Eric – Once you've tried the heirloom varieties and unique hybrids of the seed specialist…you never go back!

  5. Justin says:

    I'm going to order my tomatoes from Totallytomato.com. You might want to check them out, Kevin. Holy cow – they have 60 open-pollinated heirloom varieties…and lots of hybrids, too.

  6. Erin says:

    Kevin- Thank you! I just ordered more catalogs! I dont think my yard is big enough for all the beautiful plants I want! Renee's Garden web site is wonderful!!!

  7. Justin – Totally Tomato is totally cool. Thanks for the heads-up.

    Erin – Good for you! I think your yard, by mid summer, will be truly spectacular.

  8. Randy J says:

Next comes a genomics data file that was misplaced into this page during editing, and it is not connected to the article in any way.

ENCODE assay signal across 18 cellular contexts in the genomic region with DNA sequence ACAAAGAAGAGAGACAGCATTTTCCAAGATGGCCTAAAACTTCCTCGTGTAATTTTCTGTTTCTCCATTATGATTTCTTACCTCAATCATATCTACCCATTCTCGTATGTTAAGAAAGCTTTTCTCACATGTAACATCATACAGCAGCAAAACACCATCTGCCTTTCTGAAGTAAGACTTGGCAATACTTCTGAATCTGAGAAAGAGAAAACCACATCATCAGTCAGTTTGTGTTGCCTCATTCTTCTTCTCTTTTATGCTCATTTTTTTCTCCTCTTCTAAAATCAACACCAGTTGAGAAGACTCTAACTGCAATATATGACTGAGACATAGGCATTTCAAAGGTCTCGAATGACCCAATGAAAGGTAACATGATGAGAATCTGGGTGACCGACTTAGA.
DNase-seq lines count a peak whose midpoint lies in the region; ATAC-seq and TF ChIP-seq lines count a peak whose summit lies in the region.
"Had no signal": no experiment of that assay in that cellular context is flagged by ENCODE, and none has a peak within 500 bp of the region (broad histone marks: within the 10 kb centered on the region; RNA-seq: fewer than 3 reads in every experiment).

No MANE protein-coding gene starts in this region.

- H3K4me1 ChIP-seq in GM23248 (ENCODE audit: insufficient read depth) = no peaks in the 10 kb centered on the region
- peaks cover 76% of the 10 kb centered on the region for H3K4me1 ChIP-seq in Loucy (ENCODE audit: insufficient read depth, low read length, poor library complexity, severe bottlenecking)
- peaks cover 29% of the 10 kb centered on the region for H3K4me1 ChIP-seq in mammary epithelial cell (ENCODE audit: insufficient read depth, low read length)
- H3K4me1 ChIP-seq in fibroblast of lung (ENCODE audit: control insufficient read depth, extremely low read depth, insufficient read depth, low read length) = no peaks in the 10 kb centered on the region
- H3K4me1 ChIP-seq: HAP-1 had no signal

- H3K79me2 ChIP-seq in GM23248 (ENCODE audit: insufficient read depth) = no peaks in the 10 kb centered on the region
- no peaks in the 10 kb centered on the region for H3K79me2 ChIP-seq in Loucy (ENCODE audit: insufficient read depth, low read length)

Kevin,
    Select Seeds is a stand by of mine but I also like Seeds of Change and Seed Savers for seeds of Heirloom plants. I always try to buy only organic seeds but certainly when it comes to vegetables I will not buy anything else.
    Seeds of Change sells only 100% organic seeds, and Seed Savers Exchange is a not-for-profit that is dedicated to keeping Heirloom plants available. They carry both Organic and non-Organic seeds.

  9. Randy J – Thanks for the alerts!

    I should have added Seeds of Change to my list — I have ordered from their before. Love how they package their seeds for longevity.

    Seed Savers Exchange looks inviting, and I will give them a try. Their Himilayan Blue Poppy instantly drew my attention…looks like a “must-have” plant with great winter-sowing potential!

  10. Kevin, you are making me drool for spring.

  11. GothamDan says: